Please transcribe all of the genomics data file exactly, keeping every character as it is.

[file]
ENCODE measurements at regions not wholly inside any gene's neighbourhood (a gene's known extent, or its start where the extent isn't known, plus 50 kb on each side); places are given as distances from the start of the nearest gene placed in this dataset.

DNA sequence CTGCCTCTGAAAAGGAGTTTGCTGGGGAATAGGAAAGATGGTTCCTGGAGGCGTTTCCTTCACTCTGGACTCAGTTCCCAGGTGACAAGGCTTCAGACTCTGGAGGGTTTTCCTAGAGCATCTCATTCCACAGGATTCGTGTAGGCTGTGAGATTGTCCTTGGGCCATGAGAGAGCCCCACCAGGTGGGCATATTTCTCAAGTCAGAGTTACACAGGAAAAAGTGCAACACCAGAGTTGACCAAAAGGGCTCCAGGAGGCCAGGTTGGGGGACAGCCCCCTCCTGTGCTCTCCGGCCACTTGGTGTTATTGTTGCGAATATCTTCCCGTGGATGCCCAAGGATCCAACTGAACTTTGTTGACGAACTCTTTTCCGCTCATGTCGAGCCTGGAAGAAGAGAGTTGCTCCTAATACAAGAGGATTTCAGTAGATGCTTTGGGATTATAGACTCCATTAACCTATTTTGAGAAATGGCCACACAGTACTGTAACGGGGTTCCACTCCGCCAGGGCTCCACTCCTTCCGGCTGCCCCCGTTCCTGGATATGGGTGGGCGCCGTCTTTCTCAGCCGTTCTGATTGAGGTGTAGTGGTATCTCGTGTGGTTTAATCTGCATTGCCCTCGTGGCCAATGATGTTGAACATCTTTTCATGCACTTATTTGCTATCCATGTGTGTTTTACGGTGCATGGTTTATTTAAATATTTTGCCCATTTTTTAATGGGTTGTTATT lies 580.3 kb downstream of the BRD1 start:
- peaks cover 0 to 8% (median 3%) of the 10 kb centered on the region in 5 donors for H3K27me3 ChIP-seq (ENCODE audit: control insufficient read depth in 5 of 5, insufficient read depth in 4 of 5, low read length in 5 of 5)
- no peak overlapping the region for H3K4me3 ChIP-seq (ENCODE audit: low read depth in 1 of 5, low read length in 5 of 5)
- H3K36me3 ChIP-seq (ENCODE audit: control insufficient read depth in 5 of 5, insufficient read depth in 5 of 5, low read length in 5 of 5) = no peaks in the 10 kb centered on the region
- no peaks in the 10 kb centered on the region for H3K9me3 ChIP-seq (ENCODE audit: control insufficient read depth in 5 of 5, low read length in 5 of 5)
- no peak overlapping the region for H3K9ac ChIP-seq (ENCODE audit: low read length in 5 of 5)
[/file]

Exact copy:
ENCODE measurements at regions not wholly inside any gene's neighbourhood (a gene's known extent, or its start where the extent isn't known, plus 50 kb on each side); places are given as distances from the start of the nearest gene placed in this dataset.

DNA sequence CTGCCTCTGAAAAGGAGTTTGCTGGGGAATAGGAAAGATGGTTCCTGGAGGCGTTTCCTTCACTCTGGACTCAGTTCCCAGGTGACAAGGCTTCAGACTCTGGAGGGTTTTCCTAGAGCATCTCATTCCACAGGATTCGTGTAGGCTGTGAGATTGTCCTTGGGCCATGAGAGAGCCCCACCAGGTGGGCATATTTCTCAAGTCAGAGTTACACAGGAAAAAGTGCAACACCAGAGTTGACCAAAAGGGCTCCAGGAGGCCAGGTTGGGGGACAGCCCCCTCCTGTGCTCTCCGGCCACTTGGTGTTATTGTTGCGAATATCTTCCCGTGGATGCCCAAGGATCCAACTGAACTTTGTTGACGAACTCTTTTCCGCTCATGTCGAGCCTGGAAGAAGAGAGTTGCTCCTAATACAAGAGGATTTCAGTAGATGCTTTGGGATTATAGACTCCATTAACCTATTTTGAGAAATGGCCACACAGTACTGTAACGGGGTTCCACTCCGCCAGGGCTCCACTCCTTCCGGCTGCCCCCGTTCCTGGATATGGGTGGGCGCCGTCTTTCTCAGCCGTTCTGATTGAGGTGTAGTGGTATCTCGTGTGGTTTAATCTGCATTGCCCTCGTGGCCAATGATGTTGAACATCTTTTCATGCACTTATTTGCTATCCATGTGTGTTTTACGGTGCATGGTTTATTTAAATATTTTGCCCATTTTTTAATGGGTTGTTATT lies 580.3 kb downstream of the BRD1 start:
- peaks cover 0 to 8% (median 3%) of the 10 kb centered on the region in 5 donors for H3K27me3 ChIP-seq (ENCODE audit: control insufficient read depth in 5 of 5, insufficient read depth in 4 of 5, low read length in 5 of 5)
- no peak overlapping the region for H3K4me3 ChIP-seq (ENCODE audit: low read depth in 1 of 5, low read length in 5 of 5)
- H3K36me3 ChIP-seq (ENCODE audit: control insufficient read depth in 5 of 5, insufficient read depth in 5 of 5, low read length in 5 of 5) = no peaks in the 10 kb centered on the region
- no peaks in the 10 kb centered on the region for H3K9me3 ChIP-seq (ENCODE audit: control insufficient read depth in 5 of 5, low read length in 5 of 5)
- no peak overlapping the region for H3K9ac ChIP-seq (ENCODE audit: low read length in 5 of 5)